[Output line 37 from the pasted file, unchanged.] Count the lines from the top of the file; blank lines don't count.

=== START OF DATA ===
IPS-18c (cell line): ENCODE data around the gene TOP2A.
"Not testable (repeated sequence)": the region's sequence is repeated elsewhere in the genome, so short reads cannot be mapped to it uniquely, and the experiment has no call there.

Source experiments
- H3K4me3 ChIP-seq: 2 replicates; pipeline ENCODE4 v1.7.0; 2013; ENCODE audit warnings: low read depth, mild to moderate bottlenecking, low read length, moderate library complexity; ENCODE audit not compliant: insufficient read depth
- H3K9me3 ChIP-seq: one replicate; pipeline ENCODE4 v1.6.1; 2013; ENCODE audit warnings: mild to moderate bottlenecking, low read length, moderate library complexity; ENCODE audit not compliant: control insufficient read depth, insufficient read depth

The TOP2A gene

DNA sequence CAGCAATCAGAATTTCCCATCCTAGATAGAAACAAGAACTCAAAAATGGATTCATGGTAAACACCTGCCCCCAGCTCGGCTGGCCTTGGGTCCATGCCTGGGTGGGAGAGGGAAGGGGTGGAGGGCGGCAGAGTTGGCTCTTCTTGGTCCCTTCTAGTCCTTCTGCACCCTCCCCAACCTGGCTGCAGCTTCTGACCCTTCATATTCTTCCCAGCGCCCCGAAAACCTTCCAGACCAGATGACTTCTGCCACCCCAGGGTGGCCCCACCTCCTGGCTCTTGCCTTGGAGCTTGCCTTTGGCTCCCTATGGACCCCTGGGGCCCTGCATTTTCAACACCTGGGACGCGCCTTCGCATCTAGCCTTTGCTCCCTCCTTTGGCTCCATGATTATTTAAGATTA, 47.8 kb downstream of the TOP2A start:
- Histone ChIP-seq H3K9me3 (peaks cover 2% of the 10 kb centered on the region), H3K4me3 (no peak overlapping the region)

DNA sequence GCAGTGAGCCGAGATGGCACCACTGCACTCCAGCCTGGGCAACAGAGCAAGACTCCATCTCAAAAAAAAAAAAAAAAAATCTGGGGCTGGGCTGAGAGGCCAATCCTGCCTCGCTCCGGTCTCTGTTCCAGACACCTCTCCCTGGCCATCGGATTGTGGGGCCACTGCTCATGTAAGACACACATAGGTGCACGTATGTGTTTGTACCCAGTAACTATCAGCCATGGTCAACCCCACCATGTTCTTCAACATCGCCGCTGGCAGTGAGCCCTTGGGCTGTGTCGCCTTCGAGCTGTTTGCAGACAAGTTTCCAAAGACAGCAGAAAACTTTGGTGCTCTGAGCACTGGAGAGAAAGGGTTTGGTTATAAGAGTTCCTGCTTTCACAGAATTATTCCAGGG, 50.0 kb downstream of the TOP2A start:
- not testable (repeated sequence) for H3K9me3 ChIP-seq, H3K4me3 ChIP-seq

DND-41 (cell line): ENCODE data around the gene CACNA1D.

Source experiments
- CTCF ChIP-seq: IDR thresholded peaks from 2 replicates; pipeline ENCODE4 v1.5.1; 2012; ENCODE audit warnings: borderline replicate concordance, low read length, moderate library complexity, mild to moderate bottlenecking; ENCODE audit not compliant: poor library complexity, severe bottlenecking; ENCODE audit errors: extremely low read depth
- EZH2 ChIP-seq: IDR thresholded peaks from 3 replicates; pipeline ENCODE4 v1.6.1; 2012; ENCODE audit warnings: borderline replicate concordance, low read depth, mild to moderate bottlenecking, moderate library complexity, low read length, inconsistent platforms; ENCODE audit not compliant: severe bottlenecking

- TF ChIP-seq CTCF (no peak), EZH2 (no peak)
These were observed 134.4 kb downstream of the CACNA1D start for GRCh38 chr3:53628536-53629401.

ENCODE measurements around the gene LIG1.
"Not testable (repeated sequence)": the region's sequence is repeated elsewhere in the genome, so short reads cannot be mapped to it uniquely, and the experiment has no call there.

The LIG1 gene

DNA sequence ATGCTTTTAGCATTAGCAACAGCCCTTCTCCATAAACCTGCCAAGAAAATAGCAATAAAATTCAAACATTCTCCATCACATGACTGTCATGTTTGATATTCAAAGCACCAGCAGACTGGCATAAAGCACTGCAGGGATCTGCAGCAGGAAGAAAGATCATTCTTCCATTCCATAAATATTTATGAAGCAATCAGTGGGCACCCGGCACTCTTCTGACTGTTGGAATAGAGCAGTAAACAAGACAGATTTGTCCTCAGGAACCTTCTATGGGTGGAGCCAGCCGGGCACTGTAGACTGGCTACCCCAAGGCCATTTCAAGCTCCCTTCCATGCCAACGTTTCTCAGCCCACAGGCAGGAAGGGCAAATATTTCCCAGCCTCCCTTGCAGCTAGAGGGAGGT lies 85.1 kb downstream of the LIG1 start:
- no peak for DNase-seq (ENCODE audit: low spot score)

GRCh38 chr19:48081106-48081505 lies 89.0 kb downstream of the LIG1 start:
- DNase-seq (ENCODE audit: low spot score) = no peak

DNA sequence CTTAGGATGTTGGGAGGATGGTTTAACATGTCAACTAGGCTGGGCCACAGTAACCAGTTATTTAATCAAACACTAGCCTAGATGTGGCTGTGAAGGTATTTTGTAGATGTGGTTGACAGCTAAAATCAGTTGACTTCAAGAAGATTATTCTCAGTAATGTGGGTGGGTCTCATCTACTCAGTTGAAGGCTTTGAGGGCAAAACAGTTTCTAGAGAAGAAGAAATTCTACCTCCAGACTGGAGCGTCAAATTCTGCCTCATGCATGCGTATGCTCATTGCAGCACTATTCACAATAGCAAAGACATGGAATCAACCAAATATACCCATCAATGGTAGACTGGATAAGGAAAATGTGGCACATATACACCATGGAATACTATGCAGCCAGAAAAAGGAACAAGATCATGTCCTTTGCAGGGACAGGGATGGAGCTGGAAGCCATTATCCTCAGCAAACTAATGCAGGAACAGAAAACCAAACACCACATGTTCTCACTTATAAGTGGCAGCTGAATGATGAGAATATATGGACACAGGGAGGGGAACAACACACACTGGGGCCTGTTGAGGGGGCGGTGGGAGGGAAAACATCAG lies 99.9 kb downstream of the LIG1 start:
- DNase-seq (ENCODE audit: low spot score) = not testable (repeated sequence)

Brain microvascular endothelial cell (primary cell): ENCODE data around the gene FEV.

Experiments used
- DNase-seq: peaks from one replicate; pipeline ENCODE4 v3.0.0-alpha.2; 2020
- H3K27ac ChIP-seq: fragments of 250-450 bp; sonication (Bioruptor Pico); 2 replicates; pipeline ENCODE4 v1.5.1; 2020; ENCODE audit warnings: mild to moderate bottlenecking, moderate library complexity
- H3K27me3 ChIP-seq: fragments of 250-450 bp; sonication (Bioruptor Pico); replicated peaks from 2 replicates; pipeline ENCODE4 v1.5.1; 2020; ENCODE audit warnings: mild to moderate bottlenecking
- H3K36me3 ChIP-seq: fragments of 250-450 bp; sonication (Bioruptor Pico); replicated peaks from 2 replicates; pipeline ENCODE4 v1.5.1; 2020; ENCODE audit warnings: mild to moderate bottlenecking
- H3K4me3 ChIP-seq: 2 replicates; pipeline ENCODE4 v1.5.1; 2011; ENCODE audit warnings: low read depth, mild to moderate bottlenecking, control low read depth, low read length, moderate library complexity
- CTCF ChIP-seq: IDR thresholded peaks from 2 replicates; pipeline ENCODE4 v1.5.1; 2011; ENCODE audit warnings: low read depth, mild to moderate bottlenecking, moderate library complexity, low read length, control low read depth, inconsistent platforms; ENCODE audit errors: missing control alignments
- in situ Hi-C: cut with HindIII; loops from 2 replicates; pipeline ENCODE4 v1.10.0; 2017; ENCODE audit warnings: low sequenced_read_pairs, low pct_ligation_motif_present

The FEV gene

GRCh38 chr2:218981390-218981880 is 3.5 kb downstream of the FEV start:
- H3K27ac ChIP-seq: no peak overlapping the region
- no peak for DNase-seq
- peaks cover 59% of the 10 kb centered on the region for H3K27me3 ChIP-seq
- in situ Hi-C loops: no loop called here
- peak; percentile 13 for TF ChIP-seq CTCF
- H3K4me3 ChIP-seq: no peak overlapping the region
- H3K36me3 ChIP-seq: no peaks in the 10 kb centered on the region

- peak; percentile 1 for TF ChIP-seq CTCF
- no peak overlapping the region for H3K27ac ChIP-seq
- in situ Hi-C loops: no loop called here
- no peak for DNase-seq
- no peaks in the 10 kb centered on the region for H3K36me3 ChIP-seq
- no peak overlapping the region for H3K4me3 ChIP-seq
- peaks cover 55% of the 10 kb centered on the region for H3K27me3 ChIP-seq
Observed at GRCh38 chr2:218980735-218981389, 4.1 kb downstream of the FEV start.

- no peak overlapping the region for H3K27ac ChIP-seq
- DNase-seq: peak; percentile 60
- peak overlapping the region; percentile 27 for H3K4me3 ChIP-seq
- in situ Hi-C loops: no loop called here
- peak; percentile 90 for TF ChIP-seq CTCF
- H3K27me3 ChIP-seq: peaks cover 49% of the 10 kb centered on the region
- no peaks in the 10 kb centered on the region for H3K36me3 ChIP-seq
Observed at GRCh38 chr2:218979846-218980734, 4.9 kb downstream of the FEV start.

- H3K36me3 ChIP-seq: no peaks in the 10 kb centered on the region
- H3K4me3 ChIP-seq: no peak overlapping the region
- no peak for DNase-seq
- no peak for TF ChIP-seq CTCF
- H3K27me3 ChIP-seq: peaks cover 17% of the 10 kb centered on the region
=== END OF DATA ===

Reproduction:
- H3K27ac ChIP-seq: no peak overlapping the region